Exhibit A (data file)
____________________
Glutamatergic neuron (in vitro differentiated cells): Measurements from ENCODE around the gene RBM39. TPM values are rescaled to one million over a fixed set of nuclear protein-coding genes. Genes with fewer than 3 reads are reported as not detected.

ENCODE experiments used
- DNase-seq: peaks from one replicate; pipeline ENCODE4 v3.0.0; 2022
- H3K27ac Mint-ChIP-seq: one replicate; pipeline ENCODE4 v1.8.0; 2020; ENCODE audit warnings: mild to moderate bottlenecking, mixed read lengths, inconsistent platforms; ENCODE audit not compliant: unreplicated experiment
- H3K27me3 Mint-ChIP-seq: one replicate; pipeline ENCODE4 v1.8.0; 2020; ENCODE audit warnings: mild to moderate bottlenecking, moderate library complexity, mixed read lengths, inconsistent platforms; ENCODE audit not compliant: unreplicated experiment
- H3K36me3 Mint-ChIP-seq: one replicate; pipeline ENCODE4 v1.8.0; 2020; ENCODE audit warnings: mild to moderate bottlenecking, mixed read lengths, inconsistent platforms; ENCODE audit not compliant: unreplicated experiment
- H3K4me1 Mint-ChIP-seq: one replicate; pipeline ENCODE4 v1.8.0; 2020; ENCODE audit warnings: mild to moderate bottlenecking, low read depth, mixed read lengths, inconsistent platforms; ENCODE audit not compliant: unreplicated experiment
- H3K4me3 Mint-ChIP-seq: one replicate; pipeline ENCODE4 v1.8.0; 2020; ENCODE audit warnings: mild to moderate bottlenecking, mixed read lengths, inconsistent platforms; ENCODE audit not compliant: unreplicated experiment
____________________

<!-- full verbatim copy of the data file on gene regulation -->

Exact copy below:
Glutamatergic neuron (in vitro differentiated cells): Measurements from ENCODE around the gene RBM39. TPM values are rescaled to one million over a fixed set of nuclear protein-coding genes. Genes with fewer than 3 reads are reported as not detected.

ENCODE experiments used
- DNase-seq: peaks from one replicate; pipeline ENCODE4 v3.0.0; 2022
- H3K27ac Mint-ChIP-seq: one replicate; pipeline ENCODE4 v1.8.0; 2020; ENCODE audit warnings: mild to moderate bottlenecking, mixed read lengths, inconsistent platforms; ENCODE audit not compliant: unreplicated experiment
- H3K27me3 Mint-ChIP-seq: one replicate; pipeline ENCODE4 v1.8.0; 2020; ENCODE audit warnings: mild to moderate bottlenecking, moderate library complexity, mixed read lengths, inconsistent platforms; ENCODE audit not compliant: unreplicated experiment
- H3K36me3 Mint-ChIP-seq: one replicate; pipeline ENCODE4 v1.8.0; 2020; ENCODE audit warnings: mild to moderate bottlenecking, mixed read lengths, inconsistent platforms; ENCODE audit not compliant: unreplicated experiment
- H3K4me1 Mint-ChIP-seq: one replicate; pipeline ENCODE4 v1.8.0; 2020; ENCODE audit warnings: mild to moderate bottlenecking, low read depth, mixed read lengths, inconsistent platforms; ENCODE audit not compliant: unreplicated experiment
- H3K4me3 Mint-ChIP-seq: one replicate; pipeline ENCODE4 v1.8.0; 2020; ENCODE audit warnings: mild to moderate bottlenecking, mixed read lengths, inconsistent platforms; ENCODE audit not compliant: unreplicated experiment